Darker colors and cleaner lines mark dramatic furniture looks for bath vanities.
By Daina ManningWhat kind of vanities do consumers want in their bathrooms? The answer to that differs depending on which bathroom is being referred to. Master baths, powder rooms and utilitarian bathrooms such as those adjoining kids' bedrooms all have different requirements, and increasingly separate trends.
On the high end, the master bath has evolved into a spa/palace/ retreat/wonderland that's bigger, more glamorous and more elaborate than ever before. The powder room, on the other hand, has emerged as a place to make a dramatic design statement. A bathroom that doesn't get a lot of use can encompass all kinds of otherwise impractical flights of fancy, and designers are taking advantage of this to really show off their chops.
And the "practical" bath? There, storage, a countertop material
that will withstand nuclear attack (or several 6-year-olds) and an
undermount sink for easy cleaning are the primary components,
according to manufacturers surveyed by Kitchen & Bath Design
"Furniture look" cabinetry in the bath is nothing new, but the trend is increasingly expanding from big, boxy vanities to other design styles, taking into consideration other needs for example, does the vanity match (or provide a contrast to) the storage system in the master closet, which is likely to be an adjoining room, or even one big, open space?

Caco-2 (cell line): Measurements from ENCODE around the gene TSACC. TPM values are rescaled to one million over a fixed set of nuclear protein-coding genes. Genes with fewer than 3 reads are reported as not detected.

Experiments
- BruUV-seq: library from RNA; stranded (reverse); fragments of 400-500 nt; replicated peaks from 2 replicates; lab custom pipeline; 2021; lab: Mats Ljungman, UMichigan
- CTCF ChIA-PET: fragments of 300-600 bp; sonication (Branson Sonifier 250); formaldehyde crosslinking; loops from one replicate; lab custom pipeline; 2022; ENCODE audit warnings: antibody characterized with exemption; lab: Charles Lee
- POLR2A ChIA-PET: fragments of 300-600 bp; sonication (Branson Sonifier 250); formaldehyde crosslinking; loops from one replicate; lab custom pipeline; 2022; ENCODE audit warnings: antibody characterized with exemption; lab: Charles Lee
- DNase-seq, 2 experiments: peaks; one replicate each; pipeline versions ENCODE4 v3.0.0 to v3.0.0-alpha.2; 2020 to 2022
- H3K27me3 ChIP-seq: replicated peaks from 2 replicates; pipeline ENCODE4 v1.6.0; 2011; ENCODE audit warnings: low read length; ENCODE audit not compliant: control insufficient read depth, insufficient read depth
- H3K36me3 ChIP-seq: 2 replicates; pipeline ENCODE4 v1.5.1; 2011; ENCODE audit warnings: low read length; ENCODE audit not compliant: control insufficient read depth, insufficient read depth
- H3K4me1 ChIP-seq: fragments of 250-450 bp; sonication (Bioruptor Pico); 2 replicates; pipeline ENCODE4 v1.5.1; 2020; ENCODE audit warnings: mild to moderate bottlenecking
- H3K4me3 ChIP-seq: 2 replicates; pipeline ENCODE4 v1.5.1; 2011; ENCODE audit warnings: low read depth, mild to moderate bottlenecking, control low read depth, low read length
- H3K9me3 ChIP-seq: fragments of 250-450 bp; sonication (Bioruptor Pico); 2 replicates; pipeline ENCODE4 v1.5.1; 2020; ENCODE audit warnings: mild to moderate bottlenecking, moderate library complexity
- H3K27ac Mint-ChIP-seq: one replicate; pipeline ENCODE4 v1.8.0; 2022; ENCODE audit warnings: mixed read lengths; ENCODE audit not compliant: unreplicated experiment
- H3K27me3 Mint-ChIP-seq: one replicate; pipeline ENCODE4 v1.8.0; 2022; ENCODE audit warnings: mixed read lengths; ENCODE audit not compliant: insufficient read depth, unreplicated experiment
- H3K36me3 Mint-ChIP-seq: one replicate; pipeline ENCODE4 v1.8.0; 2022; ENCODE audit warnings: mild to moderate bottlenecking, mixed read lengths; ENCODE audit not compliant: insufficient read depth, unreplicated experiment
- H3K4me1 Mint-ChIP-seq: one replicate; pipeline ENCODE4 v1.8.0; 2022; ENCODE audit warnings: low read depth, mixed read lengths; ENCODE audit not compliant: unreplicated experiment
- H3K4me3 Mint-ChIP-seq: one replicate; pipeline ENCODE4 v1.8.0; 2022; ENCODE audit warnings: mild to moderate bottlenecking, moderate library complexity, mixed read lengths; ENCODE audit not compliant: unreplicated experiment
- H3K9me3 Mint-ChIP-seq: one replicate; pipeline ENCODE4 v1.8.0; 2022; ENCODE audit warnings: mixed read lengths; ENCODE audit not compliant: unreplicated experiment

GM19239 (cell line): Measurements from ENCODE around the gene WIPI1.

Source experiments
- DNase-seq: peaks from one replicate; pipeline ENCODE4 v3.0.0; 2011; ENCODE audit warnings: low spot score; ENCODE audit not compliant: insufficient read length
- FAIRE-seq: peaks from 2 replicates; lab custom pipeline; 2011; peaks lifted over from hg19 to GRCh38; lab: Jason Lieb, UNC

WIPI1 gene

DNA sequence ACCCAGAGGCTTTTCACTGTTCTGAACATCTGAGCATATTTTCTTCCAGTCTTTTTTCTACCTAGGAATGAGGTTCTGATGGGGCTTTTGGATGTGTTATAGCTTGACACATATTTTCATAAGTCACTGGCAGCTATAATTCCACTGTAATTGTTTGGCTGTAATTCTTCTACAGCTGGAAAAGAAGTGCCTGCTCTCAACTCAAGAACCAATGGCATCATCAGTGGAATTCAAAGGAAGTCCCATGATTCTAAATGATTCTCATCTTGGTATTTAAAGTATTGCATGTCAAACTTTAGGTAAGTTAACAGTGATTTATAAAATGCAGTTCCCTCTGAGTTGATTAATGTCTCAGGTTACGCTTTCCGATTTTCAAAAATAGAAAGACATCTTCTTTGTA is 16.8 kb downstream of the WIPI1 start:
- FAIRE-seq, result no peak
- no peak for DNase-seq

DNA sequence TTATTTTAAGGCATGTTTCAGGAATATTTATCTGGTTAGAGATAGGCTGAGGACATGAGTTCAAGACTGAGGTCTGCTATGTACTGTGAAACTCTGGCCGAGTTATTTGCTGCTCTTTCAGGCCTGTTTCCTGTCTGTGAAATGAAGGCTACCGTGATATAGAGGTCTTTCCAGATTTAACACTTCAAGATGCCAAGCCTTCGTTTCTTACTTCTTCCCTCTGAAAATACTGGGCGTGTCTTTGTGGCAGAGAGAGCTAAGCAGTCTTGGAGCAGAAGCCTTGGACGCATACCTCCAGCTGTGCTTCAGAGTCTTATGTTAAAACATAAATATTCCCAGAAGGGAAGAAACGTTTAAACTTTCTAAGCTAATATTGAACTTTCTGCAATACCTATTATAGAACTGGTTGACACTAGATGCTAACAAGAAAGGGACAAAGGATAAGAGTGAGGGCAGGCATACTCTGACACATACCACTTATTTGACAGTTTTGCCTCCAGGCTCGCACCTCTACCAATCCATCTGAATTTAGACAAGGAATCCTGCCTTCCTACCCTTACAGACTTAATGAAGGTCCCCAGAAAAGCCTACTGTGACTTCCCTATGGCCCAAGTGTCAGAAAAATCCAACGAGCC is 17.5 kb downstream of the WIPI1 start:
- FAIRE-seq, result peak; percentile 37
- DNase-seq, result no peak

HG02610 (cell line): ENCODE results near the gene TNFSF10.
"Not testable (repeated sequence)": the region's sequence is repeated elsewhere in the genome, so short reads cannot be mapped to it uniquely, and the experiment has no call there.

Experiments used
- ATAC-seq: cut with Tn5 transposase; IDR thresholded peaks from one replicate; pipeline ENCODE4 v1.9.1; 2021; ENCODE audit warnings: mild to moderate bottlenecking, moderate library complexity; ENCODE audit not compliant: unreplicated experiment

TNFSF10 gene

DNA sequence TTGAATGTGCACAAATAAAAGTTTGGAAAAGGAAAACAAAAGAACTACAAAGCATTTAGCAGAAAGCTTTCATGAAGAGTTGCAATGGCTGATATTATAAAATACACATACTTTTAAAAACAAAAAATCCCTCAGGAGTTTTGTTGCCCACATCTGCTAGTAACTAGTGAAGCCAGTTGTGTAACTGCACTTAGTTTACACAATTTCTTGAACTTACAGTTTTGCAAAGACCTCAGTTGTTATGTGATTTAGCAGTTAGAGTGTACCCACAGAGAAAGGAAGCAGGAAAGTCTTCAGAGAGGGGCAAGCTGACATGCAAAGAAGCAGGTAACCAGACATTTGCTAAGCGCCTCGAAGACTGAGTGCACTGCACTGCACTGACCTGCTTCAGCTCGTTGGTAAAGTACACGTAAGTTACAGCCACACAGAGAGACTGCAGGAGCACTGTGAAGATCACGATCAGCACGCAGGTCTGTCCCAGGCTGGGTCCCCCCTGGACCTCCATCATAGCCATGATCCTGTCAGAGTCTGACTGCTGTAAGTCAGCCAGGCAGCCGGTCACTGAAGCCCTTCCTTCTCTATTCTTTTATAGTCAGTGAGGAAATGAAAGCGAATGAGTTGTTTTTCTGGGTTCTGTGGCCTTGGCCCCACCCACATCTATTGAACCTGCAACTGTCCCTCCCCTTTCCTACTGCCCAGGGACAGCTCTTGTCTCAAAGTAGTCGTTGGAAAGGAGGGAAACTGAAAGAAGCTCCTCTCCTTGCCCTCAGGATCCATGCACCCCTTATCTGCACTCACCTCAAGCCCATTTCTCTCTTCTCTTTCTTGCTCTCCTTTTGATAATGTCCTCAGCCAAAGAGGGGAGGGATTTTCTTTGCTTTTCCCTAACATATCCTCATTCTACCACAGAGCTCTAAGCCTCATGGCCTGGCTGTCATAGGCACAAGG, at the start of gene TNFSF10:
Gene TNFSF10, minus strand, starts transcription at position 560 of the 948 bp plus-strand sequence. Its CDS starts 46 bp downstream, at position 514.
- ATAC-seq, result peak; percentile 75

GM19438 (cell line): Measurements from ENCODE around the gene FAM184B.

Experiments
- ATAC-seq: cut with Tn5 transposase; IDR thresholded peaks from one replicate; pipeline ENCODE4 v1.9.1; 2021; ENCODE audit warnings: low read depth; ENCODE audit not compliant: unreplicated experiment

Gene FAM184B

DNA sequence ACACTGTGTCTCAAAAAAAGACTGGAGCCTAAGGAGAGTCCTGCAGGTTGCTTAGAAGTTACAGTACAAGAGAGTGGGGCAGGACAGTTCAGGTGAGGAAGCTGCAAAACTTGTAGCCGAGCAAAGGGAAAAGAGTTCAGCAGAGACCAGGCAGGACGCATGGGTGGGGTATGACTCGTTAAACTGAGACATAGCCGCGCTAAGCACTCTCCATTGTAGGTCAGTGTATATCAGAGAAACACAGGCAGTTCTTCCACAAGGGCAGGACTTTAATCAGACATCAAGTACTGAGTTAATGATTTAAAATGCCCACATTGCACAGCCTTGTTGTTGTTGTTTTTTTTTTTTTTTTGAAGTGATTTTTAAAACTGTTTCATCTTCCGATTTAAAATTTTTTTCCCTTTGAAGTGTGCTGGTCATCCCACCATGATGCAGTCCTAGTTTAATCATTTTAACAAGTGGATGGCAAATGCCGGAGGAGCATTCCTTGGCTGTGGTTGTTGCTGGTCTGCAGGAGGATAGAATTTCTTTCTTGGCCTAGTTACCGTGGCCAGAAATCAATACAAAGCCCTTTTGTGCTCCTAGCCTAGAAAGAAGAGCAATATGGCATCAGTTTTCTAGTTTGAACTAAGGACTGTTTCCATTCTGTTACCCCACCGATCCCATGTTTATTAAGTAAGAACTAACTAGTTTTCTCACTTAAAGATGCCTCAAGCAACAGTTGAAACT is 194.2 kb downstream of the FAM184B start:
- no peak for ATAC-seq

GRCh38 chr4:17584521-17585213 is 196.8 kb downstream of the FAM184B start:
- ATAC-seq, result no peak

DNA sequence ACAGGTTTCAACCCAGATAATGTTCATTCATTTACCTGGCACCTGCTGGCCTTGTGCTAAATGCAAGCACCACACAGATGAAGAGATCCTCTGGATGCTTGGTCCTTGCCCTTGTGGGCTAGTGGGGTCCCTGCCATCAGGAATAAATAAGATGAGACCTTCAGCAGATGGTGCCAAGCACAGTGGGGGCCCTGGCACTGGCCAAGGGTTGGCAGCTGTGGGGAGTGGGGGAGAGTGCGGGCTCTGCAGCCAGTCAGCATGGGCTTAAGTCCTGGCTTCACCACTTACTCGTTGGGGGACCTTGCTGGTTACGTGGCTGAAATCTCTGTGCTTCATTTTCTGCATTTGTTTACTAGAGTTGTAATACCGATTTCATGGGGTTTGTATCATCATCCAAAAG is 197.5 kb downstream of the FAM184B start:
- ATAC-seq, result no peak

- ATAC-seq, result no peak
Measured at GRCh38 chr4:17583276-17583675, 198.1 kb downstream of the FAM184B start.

A suite of bathroom furniture is another hot trend. For instance, Angela O'Neill, director of marketing for Wellborn Cabinet, in Ashland, AL, sees separate armoires and freestanding furniture pieces with thoughtfully-designed interior storage as a trend, while Jeff Ptacek, product manager for Starmark Fieldstone, in Sioux Falls, ND, notes a demand for separate linen closets.
"With so much focus on organization [with] shows on HGTV, DYI, etc., consumers demand this to be incorporated in their designs, with more storage features for the space, [and] better pre-planned usage/function of space," O'Neill elaborates.
"People are very much into storage and gimmicks, hidden drawers, putting electricity in the cases where they can leave their hair dryer plugged in," adds Chuck Johnson, president of the Furniture Guild, makers of Vanity Flair, in Canton, GA.
James Lin, president, cabinetry division, of Fairmont Designs, in Buena Park, CA, states, "The furniture look does not necessarily mean less storage. In fact, storage designs can become more innovative, like our carousel cabinet." He also cites linen towers and a mirror valet as ways to solve storage problems.
The medicine cabinet has also become a more function-savvy storage piece, as well as a higher-quality one, with consumers demanding the same level of craftsmanship as with their other cabinetry. "People are doing a lot of renovating," notes Diane Mann, president of Mann's Manufacturing, Inc., in Canby, OR, whose millwork company recently rolled out a new line of high-end custom medicine cabinets. "We use only real solid wood, hand cut, hand fit, hand finished," she reports. "Customers can have whatever they want to match their décor."